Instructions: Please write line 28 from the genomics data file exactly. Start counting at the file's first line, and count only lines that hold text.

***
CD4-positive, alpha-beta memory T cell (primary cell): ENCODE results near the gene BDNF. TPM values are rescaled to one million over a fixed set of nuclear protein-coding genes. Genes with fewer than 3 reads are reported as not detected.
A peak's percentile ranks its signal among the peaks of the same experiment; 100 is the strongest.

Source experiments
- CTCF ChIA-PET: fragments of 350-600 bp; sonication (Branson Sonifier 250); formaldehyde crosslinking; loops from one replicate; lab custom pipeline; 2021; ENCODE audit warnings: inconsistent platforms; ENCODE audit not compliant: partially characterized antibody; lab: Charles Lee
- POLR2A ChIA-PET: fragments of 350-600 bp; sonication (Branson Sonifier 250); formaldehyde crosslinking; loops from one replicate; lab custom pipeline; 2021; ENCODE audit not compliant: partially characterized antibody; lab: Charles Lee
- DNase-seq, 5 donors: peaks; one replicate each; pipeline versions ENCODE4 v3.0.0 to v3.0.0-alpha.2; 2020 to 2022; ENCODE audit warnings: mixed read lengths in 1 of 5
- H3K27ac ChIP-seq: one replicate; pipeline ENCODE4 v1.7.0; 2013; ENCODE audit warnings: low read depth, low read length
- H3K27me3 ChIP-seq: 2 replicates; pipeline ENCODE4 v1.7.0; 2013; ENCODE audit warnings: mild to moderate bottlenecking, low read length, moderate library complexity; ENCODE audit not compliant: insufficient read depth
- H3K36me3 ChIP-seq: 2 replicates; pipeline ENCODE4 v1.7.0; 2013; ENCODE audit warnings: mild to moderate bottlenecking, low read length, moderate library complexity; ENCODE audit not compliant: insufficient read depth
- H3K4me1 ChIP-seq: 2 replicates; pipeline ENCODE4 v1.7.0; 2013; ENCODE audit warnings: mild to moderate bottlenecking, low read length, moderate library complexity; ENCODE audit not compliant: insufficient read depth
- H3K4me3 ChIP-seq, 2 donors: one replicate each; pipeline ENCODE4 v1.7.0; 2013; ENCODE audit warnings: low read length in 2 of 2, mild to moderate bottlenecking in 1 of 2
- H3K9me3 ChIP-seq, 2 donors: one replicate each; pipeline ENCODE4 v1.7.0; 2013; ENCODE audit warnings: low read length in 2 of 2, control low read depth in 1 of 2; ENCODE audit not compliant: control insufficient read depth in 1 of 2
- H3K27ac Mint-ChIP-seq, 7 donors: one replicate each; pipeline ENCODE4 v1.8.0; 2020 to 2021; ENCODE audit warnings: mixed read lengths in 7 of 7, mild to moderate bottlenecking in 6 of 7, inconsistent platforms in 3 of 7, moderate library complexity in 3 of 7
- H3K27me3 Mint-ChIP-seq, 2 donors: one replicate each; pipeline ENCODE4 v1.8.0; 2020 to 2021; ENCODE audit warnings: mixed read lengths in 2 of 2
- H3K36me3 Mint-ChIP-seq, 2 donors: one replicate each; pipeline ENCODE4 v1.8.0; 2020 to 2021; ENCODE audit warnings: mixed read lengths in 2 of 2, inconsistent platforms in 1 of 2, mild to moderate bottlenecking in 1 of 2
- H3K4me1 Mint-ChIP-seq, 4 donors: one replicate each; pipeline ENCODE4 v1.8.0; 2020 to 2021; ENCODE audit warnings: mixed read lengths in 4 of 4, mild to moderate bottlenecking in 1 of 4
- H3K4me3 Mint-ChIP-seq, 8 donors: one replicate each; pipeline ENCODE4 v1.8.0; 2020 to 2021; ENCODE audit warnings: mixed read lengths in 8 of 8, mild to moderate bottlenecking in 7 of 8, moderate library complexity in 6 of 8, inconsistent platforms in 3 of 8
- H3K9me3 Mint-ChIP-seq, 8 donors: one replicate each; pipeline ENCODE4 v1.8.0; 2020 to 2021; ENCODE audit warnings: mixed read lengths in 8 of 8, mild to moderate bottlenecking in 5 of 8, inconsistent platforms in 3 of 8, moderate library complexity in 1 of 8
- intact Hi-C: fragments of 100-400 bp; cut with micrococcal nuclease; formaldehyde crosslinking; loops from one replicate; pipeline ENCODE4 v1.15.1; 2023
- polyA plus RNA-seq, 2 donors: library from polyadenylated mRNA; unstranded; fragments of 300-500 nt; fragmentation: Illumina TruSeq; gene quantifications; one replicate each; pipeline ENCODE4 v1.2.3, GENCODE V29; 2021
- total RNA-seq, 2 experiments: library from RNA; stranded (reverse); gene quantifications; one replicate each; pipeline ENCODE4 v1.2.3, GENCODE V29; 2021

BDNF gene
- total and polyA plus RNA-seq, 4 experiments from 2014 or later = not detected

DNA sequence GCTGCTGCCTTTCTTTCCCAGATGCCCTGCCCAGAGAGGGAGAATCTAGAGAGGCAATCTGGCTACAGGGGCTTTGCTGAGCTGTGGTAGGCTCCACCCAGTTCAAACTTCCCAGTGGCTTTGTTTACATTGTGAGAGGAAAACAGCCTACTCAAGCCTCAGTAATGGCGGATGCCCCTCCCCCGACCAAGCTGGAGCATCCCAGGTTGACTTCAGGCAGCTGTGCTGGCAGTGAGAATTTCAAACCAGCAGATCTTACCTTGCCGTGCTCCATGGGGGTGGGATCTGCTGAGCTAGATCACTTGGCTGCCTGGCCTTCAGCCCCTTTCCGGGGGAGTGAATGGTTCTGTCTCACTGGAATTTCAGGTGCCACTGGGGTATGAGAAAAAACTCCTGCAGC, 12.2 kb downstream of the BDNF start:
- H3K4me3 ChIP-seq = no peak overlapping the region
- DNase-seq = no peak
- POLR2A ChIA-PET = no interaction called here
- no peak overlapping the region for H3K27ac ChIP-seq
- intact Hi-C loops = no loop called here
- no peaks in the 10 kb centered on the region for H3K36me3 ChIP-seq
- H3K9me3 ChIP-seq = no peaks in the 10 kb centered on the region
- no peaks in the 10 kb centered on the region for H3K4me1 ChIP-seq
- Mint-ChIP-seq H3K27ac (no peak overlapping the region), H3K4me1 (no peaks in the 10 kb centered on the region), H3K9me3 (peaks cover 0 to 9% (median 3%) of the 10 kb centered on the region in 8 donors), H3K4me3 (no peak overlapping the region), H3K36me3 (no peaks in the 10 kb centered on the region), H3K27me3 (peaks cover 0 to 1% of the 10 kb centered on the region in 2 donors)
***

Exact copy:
- no peak overlapping the region for H3K27ac ChIP-seq